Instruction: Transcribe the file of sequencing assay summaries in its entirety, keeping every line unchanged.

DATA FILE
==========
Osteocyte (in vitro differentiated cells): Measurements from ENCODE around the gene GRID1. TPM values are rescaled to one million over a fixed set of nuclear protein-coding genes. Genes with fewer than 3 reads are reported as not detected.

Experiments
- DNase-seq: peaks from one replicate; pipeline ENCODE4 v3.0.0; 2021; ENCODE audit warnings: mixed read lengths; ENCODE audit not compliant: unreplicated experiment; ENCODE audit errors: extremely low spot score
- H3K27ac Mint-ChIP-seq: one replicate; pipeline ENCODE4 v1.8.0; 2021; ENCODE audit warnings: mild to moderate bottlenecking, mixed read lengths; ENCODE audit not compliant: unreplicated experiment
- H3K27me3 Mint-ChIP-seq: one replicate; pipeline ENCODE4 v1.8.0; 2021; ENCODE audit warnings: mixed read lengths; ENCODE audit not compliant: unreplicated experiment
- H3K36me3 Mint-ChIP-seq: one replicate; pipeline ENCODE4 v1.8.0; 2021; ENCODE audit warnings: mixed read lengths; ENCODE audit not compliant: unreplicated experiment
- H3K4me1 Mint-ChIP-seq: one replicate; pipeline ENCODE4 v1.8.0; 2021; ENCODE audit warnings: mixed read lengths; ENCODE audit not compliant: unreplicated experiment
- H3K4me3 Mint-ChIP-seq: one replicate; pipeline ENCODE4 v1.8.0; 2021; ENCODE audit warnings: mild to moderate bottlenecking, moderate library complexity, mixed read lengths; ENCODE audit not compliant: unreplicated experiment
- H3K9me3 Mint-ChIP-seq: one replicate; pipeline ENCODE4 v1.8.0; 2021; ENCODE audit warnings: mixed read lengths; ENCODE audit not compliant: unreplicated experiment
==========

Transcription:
Osteocyte (in vitro differentiated cells): Measurements from ENCODE around the gene GRID1. TPM values are rescaled to one million over a fixed set of nuclear protein-coding genes. Genes with fewer than 3 reads are reported as not detected.

Experiments
- DNase-seq: peaks from one replicate; pipeline ENCODE4 v3.0.0; 2021; ENCODE audit warnings: mixed read lengths; ENCODE audit not compliant: unreplicated experiment; ENCODE audit errors: extremely low spot score
- H3K27ac Mint-ChIP-seq: one replicate; pipeline ENCODE4 v1.8.0; 2021; ENCODE audit warnings: mild to moderate bottlenecking, mixed read lengths; ENCODE audit not compliant: unreplicated experiment
- H3K27me3 Mint-ChIP-seq: one replicate; pipeline ENCODE4 v1.8.0; 2021; ENCODE audit warnings: mixed read lengths; ENCODE audit not compliant: unreplicated experiment
- H3K36me3 Mint-ChIP-seq: one replicate; pipeline ENCODE4 v1.8.0; 2021; ENCODE audit warnings: mixed read lengths; ENCODE audit not compliant: unreplicated experiment
- H3K4me1 Mint-ChIP-seq: one replicate; pipeline ENCODE4 v1.8.0; 2021; ENCODE audit warnings: mixed read lengths; ENCODE audit not compliant: unreplicated experiment
- H3K4me3 Mint-ChIP-seq: one replicate; pipeline ENCODE4 v1.8.0; 2021; ENCODE audit warnings: mild to moderate bottlenecking, moderate library complexity, mixed read lengths; ENCODE audit not compliant: unreplicated experiment
- H3K9me3 Mint-ChIP-seq: one replicate; pipeline ENCODE4 v1.8.0; 2021; ENCODE audit warnings: mixed read lengths; ENCODE audit not compliant: unreplicated experiment